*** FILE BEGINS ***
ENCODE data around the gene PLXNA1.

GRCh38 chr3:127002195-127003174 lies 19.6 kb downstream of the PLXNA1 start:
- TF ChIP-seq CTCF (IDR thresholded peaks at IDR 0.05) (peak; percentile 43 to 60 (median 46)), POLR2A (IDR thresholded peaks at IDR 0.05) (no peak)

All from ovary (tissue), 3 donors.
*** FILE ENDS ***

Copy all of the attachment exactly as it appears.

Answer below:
ENCODE data around the gene PLXNA1.

GRCh38 chr3:127002195-127003174 lies 19.6 kb downstream of the PLXNA1 start:
- TF ChIP-seq CTCF (IDR thresholded peaks at IDR 0.05) (peak; percentile 43 to 60 (median 46)), POLR2A (IDR thresholded peaks at IDR 0.05) (no peak)

All from ovary (tissue), 3 donors.